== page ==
Python Code For Calibration¶
The interaction with the calibration tools inside mantid is done through the tube.py file for which you can find an extensive documentation here.
Inside the python Console, all you need is to import the tube module.
Or, you may interested to import the main function calibrate directly:
from tube import calibrate
This function requires some inputs and allow for some optional parameters as well. The minimum set of parameters required are:
The workspace whose instrument is based on tubes (ws), where the counts in the tube pixels have been integrated
Definition of the set of tubes to be calibrated (tubeSet)
The position of the known points (knownPositions)
The shape of the known points (funcForm). Currently, we accept two shapes identified as 1 for Gaussian and 2 for Edges.
Below, it shows an example of a workspace:
wsToCalibrate = Load('MAP14919') wsToCalibrate = Integration(wsToCalibrate) # you may provide the integration limits as well #wsToCalibrate = Integration(wsToCalibrate,lowRange,highRange)
The second step is to define what are the tubes to be calibrated (tubeSet). This parameter accepts the following inputs:
As single string that defines a set of tubes (e.g.MERLIN/door2/tube_1_1), door (e.g. MAPS/A1_window), or the whole instrument (e.g. MAPS)
A list of strings (e.g. [MERLIN/door2/tube_1_1, MERLIN/door2/tube_1_2], [MERLIN/door1, MERLIN/door2])
A TubeSpec object.
from tube_spec import TubeSpec tubeSet = TubeSpec(wsToCalibrate) tubeSet.setTubeSpecByString("MAPS/A1_window")
Parameter: knownPositions and funcForm¶
The third step is to provide the positions of the special points of the calibrated experiment along the tube. The important factor is that these positions must obey the following agreement:
The center of the tube is the origin, and the measures are given in the same measures of the 3D space (usually meters)
For example, the calibration experiment carried on MAPS instrument, you find the following data acquired on tubes as shown in the image below.
There are 5 special points that can be used to the calibration. These points must be in meters The points has a rising edge, followed by 3 Gaussian through, and finally, a final edge. These 5 points were measured and the result was:
# remember that the origin is in the center of the tube. measured in meters. knownPositions = [-0.50, -0.16, 0.0, 0.16, 0.50] # the shape of these points: edge, Gaussian, Gaussian, Gaussian, edge funcForm = [2, 1, 1, 1, 2]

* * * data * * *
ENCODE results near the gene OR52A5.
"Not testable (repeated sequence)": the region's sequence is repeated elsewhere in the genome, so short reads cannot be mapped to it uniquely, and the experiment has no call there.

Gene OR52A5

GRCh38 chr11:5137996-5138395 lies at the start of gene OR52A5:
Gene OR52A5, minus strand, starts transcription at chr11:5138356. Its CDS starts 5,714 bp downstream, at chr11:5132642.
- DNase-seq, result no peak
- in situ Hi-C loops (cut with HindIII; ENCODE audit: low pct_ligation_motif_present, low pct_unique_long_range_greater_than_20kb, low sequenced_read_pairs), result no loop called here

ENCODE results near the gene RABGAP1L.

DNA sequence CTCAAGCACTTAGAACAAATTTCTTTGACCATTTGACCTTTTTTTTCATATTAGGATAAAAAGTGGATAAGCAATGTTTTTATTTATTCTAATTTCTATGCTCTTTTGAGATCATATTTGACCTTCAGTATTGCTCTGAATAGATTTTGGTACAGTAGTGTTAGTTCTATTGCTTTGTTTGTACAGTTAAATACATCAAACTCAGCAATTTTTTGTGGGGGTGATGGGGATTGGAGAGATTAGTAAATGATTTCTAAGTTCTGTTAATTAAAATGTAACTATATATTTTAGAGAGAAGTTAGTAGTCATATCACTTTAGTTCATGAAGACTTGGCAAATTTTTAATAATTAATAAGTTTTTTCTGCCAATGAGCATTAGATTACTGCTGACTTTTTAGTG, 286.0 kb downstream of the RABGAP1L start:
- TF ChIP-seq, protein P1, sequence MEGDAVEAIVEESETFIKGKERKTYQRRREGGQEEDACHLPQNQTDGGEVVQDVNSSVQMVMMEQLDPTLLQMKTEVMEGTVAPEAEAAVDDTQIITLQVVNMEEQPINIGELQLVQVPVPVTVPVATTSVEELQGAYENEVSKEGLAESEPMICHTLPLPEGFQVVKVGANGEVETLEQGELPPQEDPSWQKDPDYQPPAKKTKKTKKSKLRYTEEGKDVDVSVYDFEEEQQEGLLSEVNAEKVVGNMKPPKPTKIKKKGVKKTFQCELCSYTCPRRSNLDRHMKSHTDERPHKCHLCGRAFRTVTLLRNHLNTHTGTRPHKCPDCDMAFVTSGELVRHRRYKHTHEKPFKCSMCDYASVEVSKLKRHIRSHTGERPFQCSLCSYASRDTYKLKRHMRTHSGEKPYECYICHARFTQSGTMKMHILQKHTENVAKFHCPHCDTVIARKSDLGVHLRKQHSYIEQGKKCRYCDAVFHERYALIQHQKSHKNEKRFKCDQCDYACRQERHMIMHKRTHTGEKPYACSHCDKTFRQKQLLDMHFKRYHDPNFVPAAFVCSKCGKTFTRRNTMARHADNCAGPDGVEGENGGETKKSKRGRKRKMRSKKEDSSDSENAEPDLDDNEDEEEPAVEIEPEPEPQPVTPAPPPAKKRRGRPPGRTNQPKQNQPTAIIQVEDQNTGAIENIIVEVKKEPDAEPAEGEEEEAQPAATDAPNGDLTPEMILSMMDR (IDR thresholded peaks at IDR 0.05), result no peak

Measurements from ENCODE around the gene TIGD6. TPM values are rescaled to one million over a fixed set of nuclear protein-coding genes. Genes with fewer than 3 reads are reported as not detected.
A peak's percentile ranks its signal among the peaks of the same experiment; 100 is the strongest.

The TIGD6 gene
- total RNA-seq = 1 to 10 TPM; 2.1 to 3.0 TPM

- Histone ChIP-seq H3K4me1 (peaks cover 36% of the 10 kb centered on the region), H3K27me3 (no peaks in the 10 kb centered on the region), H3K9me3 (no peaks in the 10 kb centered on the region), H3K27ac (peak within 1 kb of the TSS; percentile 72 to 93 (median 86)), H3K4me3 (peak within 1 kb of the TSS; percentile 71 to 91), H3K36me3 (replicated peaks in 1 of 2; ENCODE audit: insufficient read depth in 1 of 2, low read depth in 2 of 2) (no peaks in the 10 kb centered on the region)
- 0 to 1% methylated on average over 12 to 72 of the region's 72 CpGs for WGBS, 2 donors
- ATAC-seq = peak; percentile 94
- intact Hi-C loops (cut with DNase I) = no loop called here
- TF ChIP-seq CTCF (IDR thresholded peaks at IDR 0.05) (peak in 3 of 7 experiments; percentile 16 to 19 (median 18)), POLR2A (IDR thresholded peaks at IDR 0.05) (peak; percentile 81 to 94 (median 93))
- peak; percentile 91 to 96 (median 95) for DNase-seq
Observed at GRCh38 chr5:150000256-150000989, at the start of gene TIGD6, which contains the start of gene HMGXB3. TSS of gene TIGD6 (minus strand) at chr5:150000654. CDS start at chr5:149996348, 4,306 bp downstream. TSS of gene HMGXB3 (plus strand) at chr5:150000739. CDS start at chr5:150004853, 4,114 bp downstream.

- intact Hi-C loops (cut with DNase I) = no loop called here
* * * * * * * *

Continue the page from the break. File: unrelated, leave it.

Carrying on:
Execution of calibrate function¶
The calibrate function returns a Calibration Table that will be used to calibrate the instrument, providing, for each detector, its correct position.
calibTable = calibrate(wsToCalibrate, 'MAPS/A1_window', knownPositions, funcForm)
With the given calibration table, the ApplyCalibration algorithm is called to move those detectors.
A more extensive description of the options is found at here.
A set of optional parameters are available for the calibrate function for the sake of flexibility, to improve results.
The calibration heavily depends on the estimation of the peaks position, when this step does not perform well, the calibration provides bad results.
There are some parameters that help the calibration tool to better find the peaks, they are: fitPar and margin. margin defines a window around the peak to fit while fitPar is a TubeCalibFitParams object that keeps information of peaks center in pixels, and some other parameters that are passed to the fitting functions.
The plotTube allows to output the data acquired and fitted as workspaces for each tube. That allows the creation of plots like this
The calibTable option allow to concatenate results of sequential calibration.
The outputPeak makes the calibrate to provide the peaks table, which are the position for the peaks for each tube.
All these options are explored and used inside the examples.
Some Python scripts for analyzing the calibration¶
Saving the Detector Positions to Text File¶
def savePositions2TxtFileFromCalibTable(calibTable, file_path): tofile = open(file_path,'w') for row in calibTable: print >> tofile, row['Detector ID'], row['Detector Position'] tofile.close()
def savePositions2TxtFileFromWorkspace( ws, file_path): tofile = open(file_path, 'w') det_pos = [ws.getDetector(i).getPos() for i in range(ws.getNumberHistograms()) if not ws.getDetector(i).isMonitor()] for det in det_pos: print >> tofile, det tofile.close()
Loading Detector Positions From Text File¶
import numpy as np def getDetPositionsFromFile(file_path): return np.loadtxt(file_path, delimiter=',')